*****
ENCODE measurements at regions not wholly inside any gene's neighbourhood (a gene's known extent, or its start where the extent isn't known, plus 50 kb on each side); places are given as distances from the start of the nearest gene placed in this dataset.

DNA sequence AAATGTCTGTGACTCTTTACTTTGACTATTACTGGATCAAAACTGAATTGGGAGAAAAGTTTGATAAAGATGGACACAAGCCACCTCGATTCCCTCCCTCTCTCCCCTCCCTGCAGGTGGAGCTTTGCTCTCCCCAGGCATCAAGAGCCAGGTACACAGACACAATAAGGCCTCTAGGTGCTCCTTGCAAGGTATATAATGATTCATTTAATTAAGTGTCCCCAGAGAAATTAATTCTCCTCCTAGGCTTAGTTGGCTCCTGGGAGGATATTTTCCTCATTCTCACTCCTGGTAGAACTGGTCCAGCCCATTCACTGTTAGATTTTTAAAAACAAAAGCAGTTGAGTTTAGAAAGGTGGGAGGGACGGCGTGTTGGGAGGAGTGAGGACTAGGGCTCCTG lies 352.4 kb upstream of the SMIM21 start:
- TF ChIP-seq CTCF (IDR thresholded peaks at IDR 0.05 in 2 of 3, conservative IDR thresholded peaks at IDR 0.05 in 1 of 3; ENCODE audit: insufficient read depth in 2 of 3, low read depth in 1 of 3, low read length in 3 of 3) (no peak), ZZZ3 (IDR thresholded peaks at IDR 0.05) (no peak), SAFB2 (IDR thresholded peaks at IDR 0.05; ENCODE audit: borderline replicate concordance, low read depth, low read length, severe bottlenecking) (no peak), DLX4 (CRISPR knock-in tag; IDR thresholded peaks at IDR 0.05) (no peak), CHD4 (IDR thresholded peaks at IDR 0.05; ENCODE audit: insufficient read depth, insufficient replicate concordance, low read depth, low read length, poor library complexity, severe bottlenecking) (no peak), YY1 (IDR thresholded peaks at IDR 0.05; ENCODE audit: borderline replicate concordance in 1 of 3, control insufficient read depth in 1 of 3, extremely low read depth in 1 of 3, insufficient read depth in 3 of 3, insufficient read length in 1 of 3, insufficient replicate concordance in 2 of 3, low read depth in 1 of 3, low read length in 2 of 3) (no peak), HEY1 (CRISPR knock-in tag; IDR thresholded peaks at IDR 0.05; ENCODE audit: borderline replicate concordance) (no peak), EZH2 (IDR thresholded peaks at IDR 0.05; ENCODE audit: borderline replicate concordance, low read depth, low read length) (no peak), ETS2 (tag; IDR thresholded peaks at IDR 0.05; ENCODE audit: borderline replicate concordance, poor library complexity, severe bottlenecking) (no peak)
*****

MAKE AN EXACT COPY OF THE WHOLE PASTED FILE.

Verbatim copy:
ENCODE measurements at regions not wholly inside any gene's neighbourhood (a gene's known extent, or its start where the extent isn't known, plus 50 kb on each side); places are given as distances from the start of the nearest gene placed in this dataset.

DNA sequence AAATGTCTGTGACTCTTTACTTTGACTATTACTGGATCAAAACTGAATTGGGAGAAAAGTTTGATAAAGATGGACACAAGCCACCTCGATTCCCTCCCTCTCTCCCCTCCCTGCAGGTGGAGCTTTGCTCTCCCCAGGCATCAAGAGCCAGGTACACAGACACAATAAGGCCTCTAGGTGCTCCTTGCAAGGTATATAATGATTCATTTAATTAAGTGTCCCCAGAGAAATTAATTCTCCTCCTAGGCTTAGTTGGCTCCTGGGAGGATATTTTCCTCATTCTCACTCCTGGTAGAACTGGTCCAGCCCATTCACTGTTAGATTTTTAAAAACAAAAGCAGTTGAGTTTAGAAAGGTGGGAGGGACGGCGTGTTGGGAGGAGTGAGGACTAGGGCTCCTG lies 352.4 kb upstream of the SMIM21 start:
- TF ChIP-seq CTCF (IDR thresholded peaks at IDR 0.05 in 2 of 3, conservative IDR thresholded peaks at IDR 0.05 in 1 of 3; ENCODE audit: insufficient read depth in 2 of 3, low read depth in 1 of 3, low read length in 3 of 3) (no peak), ZZZ3 (IDR thresholded peaks at IDR 0.05) (no peak), SAFB2 (IDR thresholded peaks at IDR 0.05; ENCODE audit: borderline replicate concordance, low read depth, low read length, severe bottlenecking) (no peak), DLX4 (CRISPR knock-in tag; IDR thresholded peaks at IDR 0.05) (no peak), CHD4 (IDR thresholded peaks at IDR 0.05; ENCODE audit: insufficient read depth, insufficient replicate concordance, low read depth, low read length, poor library complexity, severe bottlenecking) (no peak), YY1 (IDR thresholded peaks at IDR 0.05; ENCODE audit: borderline replicate concordance in 1 of 3, control insufficient read depth in 1 of 3, extremely low read depth in 1 of 3, insufficient read depth in 3 of 3, insufficient read length in 1 of 3, insufficient replicate concordance in 2 of 3, low read depth in 1 of 3, low read length in 2 of 3) (no peak), HEY1 (CRISPR knock-in tag; IDR thresholded peaks at IDR 0.05; ENCODE audit: borderline replicate concordance) (no peak), EZH2 (IDR thresholded peaks at IDR 0.05; ENCODE audit: borderline replicate concordance, low read depth, low read length) (no peak), ETS2 (tag; IDR thresholded peaks at IDR 0.05; ENCODE audit: borderline replicate concordance, poor library complexity, severe bottlenecking) (no peak)